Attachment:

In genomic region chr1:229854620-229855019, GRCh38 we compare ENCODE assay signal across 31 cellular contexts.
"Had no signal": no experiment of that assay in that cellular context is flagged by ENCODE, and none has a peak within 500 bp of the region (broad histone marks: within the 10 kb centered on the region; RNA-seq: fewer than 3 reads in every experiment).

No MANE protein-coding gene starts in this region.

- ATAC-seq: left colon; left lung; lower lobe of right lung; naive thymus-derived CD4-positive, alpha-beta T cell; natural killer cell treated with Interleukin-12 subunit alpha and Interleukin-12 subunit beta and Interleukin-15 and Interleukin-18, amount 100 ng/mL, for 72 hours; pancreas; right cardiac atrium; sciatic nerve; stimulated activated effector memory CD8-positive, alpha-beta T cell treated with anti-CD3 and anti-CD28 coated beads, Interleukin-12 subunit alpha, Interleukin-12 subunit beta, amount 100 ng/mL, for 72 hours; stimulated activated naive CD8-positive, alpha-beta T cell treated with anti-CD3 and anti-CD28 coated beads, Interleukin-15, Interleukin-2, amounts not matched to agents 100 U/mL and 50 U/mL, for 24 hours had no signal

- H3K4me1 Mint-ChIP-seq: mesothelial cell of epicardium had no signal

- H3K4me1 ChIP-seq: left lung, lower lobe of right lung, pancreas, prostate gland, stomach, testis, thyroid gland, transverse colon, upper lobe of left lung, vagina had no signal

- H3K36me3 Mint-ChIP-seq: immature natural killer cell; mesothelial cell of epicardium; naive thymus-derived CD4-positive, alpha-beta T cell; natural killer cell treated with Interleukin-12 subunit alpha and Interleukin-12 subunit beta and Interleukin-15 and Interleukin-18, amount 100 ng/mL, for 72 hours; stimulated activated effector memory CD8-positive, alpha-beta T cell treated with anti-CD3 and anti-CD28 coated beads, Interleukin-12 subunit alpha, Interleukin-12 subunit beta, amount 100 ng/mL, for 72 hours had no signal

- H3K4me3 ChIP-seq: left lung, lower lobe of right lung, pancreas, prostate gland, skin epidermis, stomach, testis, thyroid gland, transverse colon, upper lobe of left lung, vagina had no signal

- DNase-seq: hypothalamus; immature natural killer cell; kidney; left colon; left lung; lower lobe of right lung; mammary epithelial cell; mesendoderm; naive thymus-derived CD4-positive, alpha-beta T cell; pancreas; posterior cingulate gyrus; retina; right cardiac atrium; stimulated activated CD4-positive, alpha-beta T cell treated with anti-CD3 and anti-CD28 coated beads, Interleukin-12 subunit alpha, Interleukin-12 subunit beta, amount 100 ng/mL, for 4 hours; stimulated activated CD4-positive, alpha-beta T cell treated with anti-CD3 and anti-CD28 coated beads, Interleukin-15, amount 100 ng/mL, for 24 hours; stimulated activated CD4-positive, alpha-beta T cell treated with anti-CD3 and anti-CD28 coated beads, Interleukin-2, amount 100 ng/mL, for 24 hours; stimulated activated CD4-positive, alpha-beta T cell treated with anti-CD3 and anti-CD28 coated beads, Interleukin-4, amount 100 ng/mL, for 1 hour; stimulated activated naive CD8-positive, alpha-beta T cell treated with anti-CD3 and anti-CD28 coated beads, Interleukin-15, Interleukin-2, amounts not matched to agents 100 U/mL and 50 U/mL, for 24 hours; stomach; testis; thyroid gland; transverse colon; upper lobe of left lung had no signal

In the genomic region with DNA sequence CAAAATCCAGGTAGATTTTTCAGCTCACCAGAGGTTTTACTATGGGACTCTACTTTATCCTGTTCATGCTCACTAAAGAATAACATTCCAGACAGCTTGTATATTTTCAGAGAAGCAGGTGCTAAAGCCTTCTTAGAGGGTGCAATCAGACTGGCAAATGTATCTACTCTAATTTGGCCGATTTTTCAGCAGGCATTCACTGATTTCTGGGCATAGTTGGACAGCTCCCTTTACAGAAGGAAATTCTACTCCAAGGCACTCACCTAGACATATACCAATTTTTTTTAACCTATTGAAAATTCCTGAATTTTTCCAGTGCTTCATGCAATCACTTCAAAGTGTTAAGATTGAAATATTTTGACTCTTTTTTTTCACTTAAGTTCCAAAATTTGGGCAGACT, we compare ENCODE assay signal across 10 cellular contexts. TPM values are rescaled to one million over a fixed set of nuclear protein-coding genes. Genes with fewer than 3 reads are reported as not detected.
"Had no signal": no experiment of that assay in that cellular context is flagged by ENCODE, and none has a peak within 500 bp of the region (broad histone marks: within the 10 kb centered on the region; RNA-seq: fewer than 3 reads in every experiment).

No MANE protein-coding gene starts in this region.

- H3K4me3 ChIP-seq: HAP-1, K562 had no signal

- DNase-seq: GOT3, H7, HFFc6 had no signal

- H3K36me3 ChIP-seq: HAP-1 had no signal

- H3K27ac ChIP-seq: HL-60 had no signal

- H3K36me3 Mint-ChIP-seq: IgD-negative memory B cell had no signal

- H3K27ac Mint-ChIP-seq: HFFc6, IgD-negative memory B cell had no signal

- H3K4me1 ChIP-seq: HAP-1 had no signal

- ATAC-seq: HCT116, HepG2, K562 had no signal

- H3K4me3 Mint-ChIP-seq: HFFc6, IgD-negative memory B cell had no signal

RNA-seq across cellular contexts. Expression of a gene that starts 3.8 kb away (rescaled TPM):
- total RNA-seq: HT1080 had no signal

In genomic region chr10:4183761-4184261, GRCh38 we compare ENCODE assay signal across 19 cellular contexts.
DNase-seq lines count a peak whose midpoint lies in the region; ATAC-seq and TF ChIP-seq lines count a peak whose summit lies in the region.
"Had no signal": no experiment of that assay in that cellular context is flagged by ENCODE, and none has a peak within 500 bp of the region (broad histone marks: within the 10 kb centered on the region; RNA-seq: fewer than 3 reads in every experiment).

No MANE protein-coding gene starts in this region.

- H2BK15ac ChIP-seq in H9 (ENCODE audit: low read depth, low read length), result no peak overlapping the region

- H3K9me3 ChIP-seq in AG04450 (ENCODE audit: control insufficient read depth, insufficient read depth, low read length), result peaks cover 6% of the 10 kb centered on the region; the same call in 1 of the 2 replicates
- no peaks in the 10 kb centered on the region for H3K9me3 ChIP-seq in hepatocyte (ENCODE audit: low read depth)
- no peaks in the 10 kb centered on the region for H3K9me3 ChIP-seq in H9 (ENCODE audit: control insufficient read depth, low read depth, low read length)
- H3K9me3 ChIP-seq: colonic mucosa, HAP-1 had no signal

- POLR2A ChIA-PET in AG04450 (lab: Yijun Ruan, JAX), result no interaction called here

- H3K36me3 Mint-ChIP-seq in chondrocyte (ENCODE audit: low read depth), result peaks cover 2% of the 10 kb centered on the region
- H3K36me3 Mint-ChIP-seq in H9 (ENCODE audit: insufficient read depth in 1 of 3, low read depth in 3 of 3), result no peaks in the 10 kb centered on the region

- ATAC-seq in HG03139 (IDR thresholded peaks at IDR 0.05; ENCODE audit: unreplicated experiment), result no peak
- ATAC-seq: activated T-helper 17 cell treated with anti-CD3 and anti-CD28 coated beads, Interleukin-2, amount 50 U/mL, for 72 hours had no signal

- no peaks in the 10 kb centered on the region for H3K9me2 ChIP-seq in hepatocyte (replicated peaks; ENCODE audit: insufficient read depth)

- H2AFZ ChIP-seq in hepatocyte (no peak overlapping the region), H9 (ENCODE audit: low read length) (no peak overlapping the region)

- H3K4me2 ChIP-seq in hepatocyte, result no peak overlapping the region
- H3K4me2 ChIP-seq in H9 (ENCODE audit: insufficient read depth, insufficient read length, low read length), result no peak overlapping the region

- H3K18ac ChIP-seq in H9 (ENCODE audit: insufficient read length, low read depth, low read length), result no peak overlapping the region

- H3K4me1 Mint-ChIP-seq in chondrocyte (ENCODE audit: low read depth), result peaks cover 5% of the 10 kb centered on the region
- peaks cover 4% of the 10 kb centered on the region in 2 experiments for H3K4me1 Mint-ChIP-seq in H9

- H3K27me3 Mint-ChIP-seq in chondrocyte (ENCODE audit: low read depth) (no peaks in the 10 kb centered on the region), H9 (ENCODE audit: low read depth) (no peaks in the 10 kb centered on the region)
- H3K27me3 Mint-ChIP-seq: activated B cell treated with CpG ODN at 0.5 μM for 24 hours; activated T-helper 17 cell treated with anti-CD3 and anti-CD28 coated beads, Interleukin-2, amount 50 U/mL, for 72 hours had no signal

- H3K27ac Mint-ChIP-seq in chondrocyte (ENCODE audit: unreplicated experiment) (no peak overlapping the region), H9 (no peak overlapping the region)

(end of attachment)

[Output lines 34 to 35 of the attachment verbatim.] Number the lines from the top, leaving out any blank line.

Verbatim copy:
- H3K36me3 Mint-ChIP-seq in chondrocyte (ENCODE audit: low read depth), result peaks cover 2% of the 10 kb centered on the region
- H3K36me3 Mint-ChIP-seq in H9 (ENCODE audit: insufficient read depth in 1 of 3, low read depth in 3 of 3), result no peaks in the 10 kb centered on the region